3. The monopoly aircraft supplier to easyJet is Airbus, a Franco-German company that has been convicted of bribing airline executives around the world as proven before a UK Crown Court judge on 31 January 2020.
4. Since the recent new revelations on the 31st of January 2020 John Barton (chair of the board of easyJet) has refused to instigate a full independent inquiry if bribes from Airbus have been used in securing orders from easyJet.
5. If this £4.5 billion liability to Airbus is preserved – and not cancelled - by the easyJet board then, I regret to report, easyJet will run out of money around August 2020, perhaps even earlier.
6. This prediction is based on the optimistic forecast published by the house stockbroker of easyJet (Neil Glynn at Credit Suisse on 2 April 2020 ) showing a cash short fall (negative balance) of £164m by September 2020. This is bound to get worse with the seasonal downturn during the winter months. By the way, no self-respecting bank analyst should ever produce a forecast showing a negative cash balance in any company (it is not possible) but these are not normal times.
7. The CS forecast is based on wildly optimistic assumptions that the easyJet fleet will return to the skies in June, bringing in profitable revenues of £1.5bn in the summer months. This is pure fantasy. It must be noted that almost every country in Europe has now closed its borders to foreigners. Nobody really knows when they will open again. And even then, nobody believes that people will be willing undertake foreign travel in such large number by June 20. Fear has now taken over human behaviour when it comes to any form of foreign travel. Each country will want to keep others out for much longer than the date that their own local national lockdown ends. I think that easyJet at the end of national lockdowns will feel more like a start-up trying to find a few profitable routes for a few aircraft at a time. How many Brits will want to fly to northern Italy or Spain on holiday this June and v.v. ? Not many I think.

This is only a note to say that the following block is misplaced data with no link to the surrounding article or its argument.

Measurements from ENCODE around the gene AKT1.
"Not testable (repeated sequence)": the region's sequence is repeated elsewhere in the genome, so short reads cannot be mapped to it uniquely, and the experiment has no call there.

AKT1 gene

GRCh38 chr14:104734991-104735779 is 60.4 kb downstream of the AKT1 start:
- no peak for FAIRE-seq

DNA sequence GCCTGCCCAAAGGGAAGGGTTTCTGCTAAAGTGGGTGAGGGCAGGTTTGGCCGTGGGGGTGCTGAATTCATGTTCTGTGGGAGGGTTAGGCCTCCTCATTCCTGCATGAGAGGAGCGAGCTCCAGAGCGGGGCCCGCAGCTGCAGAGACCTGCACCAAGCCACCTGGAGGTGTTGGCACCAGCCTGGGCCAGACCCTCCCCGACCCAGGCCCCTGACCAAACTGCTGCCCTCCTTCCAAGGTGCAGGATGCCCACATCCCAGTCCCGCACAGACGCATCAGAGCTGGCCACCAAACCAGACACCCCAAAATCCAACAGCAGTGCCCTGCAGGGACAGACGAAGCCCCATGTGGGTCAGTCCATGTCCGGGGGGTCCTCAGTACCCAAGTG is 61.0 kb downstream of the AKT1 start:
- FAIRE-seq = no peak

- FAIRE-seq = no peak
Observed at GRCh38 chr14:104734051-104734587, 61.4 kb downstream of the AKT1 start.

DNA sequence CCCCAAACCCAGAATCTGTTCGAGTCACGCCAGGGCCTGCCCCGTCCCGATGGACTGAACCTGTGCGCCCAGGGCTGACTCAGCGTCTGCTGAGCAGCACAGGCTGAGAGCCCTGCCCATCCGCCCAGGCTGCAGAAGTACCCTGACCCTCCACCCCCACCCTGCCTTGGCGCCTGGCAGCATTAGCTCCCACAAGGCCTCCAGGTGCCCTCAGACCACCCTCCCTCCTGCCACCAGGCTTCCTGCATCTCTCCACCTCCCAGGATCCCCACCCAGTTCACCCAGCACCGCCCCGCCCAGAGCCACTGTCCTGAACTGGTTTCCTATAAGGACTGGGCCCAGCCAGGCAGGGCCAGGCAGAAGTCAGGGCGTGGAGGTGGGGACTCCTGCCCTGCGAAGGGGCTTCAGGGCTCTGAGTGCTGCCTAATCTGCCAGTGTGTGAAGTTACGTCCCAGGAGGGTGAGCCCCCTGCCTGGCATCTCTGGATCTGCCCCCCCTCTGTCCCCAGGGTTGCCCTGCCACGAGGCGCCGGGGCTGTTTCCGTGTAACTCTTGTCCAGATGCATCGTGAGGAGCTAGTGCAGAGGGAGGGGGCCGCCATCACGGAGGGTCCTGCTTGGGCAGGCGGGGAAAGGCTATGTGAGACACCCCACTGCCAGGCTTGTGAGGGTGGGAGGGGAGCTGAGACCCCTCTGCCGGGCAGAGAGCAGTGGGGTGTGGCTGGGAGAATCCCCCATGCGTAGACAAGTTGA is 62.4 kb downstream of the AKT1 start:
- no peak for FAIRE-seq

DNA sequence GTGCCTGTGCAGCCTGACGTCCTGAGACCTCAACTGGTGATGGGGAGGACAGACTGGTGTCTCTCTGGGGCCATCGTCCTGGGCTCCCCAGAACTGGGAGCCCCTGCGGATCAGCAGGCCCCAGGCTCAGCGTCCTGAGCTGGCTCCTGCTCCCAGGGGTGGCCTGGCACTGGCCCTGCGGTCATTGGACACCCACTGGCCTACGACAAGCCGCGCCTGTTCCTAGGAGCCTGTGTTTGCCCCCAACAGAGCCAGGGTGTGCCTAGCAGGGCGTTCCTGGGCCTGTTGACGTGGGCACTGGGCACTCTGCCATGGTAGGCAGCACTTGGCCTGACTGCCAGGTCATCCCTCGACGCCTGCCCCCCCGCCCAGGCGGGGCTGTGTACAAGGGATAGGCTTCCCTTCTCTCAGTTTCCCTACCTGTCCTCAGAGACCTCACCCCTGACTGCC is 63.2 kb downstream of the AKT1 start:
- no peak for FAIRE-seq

8. Even more crazy is the CS assumption that easyJet will fly all its current 330/350 aircraft to full capacity from October 2020 and earn higher profits in 2021 than it did in 2019.